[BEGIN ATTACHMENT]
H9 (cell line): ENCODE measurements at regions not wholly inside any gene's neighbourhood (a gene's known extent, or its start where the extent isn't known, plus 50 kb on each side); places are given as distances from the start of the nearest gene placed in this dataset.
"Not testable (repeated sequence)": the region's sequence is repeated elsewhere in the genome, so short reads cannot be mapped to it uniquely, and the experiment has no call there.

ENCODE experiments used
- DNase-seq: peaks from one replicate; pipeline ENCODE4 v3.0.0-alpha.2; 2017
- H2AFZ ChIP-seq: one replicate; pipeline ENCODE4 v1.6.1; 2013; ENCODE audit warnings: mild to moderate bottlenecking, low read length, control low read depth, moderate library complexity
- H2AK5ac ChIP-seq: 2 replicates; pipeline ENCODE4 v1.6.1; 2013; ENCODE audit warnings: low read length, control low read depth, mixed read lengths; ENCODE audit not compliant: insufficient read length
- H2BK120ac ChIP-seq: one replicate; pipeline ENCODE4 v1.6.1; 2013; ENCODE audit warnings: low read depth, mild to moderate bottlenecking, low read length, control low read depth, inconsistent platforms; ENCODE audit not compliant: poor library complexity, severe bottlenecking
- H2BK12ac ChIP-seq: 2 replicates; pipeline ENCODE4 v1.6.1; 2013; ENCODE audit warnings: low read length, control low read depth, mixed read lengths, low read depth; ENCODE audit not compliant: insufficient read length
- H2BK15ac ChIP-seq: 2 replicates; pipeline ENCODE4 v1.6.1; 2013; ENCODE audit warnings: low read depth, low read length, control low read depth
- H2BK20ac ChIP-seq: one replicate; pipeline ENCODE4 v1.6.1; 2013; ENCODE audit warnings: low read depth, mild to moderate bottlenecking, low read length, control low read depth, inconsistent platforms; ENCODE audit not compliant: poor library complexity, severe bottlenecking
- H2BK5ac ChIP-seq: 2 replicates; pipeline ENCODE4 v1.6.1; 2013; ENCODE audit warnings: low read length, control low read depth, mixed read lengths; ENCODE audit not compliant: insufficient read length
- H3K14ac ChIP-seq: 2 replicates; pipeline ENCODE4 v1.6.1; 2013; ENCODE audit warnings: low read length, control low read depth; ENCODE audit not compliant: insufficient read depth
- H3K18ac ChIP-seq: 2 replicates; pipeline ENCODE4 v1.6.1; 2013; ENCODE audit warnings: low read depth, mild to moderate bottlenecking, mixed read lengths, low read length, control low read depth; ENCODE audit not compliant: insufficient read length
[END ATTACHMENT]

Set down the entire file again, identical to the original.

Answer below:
H9 (cell line): ENCODE measurements at regions not wholly inside any gene's neighbourhood (a gene's known extent, or its start where the extent isn't known, plus 50 kb on each side); places are given as distances from the start of the nearest gene placed in this dataset.
"Not testable (repeated sequence)": the region's sequence is repeated elsewhere in the genome, so short reads cannot be mapped to it uniquely, and the experiment has no call there.

ENCODE experiments used
- DNase-seq: peaks from one replicate; pipeline ENCODE4 v3.0.0-alpha.2; 2017
- H2AFZ ChIP-seq: one replicate; pipeline ENCODE4 v1.6.1; 2013; ENCODE audit warnings: mild to moderate bottlenecking, low read length, control low read depth, moderate library complexity
- H2AK5ac ChIP-seq: 2 replicates; pipeline ENCODE4 v1.6.1; 2013; ENCODE audit warnings: low read length, control low read depth, mixed read lengths; ENCODE audit not compliant: insufficient read length
- H2BK120ac ChIP-seq: one replicate; pipeline ENCODE4 v1.6.1; 2013; ENCODE audit warnings: low read depth, mild to moderate bottlenecking, low read length, control low read depth, inconsistent platforms; ENCODE audit not compliant: poor library complexity, severe bottlenecking
- H2BK12ac ChIP-seq: 2 replicates; pipeline ENCODE4 v1.6.1; 2013; ENCODE audit warnings: low read length, control low read depth, mixed read lengths, low read depth; ENCODE audit not compliant: insufficient read length
- H2BK15ac ChIP-seq: 2 replicates; pipeline ENCODE4 v1.6.1; 2013; ENCODE audit warnings: low read depth, low read length, control low read depth
- H2BK20ac ChIP-seq: one replicate; pipeline ENCODE4 v1.6.1; 2013; ENCODE audit warnings: low read depth, mild to moderate bottlenecking, low read length, control low read depth, inconsistent platforms; ENCODE audit not compliant: poor library complexity, severe bottlenecking
- H2BK5ac ChIP-seq: 2 replicates; pipeline ENCODE4 v1.6.1; 2013; ENCODE audit warnings: low read length, control low read depth, mixed read lengths; ENCODE audit not compliant: insufficient read length
- H3K14ac ChIP-seq: 2 replicates; pipeline ENCODE4 v1.6.1; 2013; ENCODE audit warnings: low read length, control low read depth; ENCODE audit not compliant: insufficient read depth
- H3K18ac ChIP-seq: 2 replicates; pipeline ENCODE4 v1.6.1; 2013; ENCODE audit warnings: low read depth, mild to moderate bottlenecking, mixed read lengths, low read length, control low read depth; ENCODE audit not compliant: insufficient read length